Scrapple, also known by the Pennsylvania Dutch name Pannhaas or "pan rabbit", is traditionally a mush of pork scraps and trimmings combined with cornmeal and wheat flour, often buckwheat flour, and spices. The mush is formed into a semi-solid congealed loaf, and slices of the scrapple are then pan-fried before serving.


An item of food in the form of a cylindrical length of minced pork or other meat encased in a skin, typically sold raw to be grilled or fried before eating.


A mush of ground pork and cornmeal that is set in a mold and then sliced and fried.


Used as an affectionate form of address, especially to a child
‘Silly sausage,’ he teased


A tool for scraping.


Finely chopped and seasoned meat, especially pork, usually stuffed into a prepared animal intestine or other casing and cooked or cured.


A mush of pork scraps, particularly head parts, and cornmeal or flour, which is boiled and poured into a mold, where the rendered gelatinous broth from cooking jells the mixture into a loaf.


A small cylinder-shaped serving of this meat.


To scrape or grub around.


A food made of ground meat (or meat substitute) and seasoning, packed in a section of the animal's intestine, or in a similarly cylindrical shaped synthetic casing; a length of this food.


An article of food made by boiling together bits or scraps of meat, usually pork, and flour or Indian meal.


A sausage-shaped thing.




(informal) A term of endearment.
My little sausage


A saucisse.


(engineering) To form a sausage-like shape, with a non-uniform cross section.


An article of food consisting of meat (esp. pork) minced and highly seasoned, and inclosed in a cylindrical case or skin usually made of the prepared intestine of some animal.


A saucisson. See Saucisson.


Highly seasoned minced meat stuffed in casings


A small nonrigid airship used for observation or as a barrage balloon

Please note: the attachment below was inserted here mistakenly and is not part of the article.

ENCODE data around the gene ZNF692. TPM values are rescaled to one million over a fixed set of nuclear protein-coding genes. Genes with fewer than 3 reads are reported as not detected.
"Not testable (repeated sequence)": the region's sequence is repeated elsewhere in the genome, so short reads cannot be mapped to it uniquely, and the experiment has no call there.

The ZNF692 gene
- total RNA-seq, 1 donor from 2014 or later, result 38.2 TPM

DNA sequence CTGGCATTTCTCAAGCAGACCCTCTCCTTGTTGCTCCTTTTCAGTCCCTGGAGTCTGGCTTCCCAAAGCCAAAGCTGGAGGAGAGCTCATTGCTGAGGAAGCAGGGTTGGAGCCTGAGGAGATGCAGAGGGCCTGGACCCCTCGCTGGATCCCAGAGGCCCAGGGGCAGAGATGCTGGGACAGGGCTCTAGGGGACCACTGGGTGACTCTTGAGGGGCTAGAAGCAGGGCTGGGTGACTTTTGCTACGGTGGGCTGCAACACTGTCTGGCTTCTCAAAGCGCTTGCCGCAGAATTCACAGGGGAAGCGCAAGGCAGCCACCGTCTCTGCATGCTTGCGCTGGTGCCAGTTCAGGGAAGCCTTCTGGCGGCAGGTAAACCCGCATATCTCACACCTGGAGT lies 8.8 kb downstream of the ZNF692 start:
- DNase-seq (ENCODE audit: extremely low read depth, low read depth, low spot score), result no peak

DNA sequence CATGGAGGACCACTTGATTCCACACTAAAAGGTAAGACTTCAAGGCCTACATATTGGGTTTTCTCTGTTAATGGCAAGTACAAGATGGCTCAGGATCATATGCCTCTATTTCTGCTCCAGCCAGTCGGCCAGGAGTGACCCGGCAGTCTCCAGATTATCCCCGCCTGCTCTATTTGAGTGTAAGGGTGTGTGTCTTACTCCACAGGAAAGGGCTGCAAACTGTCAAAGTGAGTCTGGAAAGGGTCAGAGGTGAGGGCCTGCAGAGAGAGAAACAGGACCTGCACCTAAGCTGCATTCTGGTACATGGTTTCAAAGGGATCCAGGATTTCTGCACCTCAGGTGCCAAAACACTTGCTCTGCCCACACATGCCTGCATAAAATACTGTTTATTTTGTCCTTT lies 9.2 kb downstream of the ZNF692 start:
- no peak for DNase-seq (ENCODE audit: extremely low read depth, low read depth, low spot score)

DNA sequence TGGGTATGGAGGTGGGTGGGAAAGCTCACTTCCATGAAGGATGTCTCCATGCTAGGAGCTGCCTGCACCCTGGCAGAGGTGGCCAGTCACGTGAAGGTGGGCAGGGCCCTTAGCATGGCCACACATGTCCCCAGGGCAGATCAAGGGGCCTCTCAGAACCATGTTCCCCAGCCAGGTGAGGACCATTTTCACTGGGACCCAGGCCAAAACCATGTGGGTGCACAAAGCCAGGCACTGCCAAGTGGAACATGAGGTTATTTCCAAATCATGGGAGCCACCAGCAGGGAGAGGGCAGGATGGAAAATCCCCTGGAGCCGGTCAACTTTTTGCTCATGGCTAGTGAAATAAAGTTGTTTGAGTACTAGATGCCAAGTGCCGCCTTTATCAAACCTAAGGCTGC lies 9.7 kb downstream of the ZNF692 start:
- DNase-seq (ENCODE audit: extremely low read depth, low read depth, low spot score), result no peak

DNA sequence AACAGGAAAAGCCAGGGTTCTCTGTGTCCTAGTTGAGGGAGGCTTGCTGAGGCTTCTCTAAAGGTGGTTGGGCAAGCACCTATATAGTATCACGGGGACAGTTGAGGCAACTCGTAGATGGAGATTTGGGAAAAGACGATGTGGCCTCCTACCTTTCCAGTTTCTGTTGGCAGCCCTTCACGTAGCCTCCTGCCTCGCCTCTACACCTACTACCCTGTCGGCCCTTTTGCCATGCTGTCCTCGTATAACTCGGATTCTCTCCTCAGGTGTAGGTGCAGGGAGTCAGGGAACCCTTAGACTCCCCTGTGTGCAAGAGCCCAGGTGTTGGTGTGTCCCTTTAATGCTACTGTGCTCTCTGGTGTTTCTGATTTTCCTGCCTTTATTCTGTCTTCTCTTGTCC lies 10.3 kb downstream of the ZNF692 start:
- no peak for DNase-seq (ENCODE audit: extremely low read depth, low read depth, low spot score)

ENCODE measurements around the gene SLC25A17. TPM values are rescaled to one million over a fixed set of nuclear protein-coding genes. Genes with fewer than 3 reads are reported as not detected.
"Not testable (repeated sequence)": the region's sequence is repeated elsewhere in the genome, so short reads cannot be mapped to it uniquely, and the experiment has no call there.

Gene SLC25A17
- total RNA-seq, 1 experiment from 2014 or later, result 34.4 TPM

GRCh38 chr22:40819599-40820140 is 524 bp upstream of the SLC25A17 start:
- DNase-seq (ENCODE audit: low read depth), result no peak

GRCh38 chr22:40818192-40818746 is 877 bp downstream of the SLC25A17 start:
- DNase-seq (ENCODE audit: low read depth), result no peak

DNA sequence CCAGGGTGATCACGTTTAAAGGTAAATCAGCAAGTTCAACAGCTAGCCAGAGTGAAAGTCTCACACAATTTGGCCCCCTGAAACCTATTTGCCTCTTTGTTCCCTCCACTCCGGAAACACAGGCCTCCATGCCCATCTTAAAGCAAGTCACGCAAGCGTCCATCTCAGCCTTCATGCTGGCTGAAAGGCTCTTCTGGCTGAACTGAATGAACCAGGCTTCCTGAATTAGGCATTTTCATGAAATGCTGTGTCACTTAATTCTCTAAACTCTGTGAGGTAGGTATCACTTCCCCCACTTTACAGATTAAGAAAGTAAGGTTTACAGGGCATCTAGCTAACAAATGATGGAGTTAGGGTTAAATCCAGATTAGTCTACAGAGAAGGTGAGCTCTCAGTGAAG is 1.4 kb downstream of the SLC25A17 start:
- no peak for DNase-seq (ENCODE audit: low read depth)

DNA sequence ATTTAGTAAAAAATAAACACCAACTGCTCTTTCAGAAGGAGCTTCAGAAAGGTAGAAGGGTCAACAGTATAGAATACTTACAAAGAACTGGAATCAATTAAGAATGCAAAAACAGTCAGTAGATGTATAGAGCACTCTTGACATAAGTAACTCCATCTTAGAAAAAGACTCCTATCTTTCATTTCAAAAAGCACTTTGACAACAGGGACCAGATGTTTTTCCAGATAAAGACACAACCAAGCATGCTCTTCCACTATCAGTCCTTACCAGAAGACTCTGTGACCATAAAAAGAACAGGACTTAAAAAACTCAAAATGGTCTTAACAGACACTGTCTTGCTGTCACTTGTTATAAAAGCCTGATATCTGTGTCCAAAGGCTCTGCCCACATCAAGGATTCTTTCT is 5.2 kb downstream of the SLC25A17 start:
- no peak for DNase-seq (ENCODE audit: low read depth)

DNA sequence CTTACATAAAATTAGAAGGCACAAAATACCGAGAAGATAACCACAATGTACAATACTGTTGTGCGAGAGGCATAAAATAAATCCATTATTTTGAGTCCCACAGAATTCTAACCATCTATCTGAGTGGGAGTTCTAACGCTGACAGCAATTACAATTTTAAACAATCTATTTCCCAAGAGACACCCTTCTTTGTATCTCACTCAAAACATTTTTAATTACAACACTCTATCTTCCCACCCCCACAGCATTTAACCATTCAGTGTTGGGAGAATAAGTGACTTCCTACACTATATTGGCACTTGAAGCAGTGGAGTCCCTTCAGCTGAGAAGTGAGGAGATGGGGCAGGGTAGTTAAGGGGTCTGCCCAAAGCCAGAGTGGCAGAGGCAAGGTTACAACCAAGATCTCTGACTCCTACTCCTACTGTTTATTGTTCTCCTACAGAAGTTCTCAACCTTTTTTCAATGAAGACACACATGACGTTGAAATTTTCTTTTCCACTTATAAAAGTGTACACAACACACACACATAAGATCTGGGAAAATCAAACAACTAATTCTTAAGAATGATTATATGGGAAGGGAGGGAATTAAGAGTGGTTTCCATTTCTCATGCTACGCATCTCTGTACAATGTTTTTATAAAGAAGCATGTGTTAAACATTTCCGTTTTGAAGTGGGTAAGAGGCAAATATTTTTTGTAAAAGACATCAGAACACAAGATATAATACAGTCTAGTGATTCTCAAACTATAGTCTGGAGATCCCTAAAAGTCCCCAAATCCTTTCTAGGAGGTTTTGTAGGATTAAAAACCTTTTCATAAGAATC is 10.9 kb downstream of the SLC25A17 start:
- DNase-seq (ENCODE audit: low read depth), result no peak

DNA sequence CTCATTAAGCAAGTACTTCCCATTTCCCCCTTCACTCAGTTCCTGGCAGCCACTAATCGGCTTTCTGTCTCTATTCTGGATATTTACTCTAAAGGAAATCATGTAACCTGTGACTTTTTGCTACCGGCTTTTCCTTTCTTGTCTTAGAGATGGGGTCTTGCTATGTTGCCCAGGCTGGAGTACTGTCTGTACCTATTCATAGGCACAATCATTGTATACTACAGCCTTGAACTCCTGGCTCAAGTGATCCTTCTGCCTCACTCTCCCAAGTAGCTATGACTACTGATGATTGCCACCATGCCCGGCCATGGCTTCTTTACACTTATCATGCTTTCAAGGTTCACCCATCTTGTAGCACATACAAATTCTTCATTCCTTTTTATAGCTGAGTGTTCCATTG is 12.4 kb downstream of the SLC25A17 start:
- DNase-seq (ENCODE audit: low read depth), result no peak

Common Curiosities

What distinguishes scrapple from other pork products?

Scrapple is distinguished by its use of pork scraps mixed with cornmeal and wheat flour, cooked into a mush, and formed into a loaf.

Are there vegetarian versions of sausage and scrapple?

Yes, vegetarian and vegan versions of both sausage and scrapple are available, using plant-based ingredients.

Is scrapple considered a type of sausage?

No, scrapple is not considered a sausage; it's a loaf made from pork scraps and grains, with a unique preparation and cooking process.

Can you find scrapple outside the United States?

While primarily popular in the Mid-Atlantic US, scrapple can sometimes be found in areas with Pennsylvania Dutch influence or specialty shops.

Can sausage be eaten without cooking?

Some sausages, like cured or smoked varieties, can be eaten without further cooking, while others require cooking.

What are the nutritional concerns with sausage and scrapple?

Both can be high in fat and sodium, and should be consumed in moderation as part of a balanced diet.

How are sausage and scrapple served?

Sausages are versatile and can be served in numerous ways, while scrapple is typically sliced and pan-fried until crisp.

What is sausage made of?

Sausage is made of ground meat, fat, spices, and sometimes fillers, encased in natural or synthetic casings.

What's the best way to cook sausage?

The best cooking method for sausage depends on its type; it can be grilled, boiled, fried, or baked.

Why is scrapple popular in the Mid-Atlantic region of the US?

Scrapple's popularity in the Mid-Atlantic is due to its origins with the Pennsylvania Dutch, reflecting the region's culinary history.

How should scrapple be cooked for the best texture?

For the best texture, scrapple should be sliced and pan-fried until the exterior is crisp, while the interior remains soft.

What types of meat can be used to make sausage?

Sausage can be made from a variety of meats, including pork, beef, chicken, turkey, and game.

Does the grain in scrapple contribute to its flavor?

Yes, the cornmeal and wheat flour in scrapple contribute to its mild flavor and grainy texture.

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Author Spotlight

Written by
Urooj Arif
Urooj is a skilled content writer at Ask Difference, known for her exceptional ability to simplify complex topics into engaging and informative content. With a passion for research and a flair for clear, concise writing, she consistently delivers articles that resonate with our diverse audience.
Tayyaba Rehman is a distinguished writer, currently serving as a primary contributor to As a researcher in semantics and etymology, Tayyaba's passion for the complexity of languages and their distinctions has found a perfect home on the platform. Tayyaba delves into the intricacies of language, distinguishing between commonly confused words and phrases, thereby providing clarity for readers worldwide.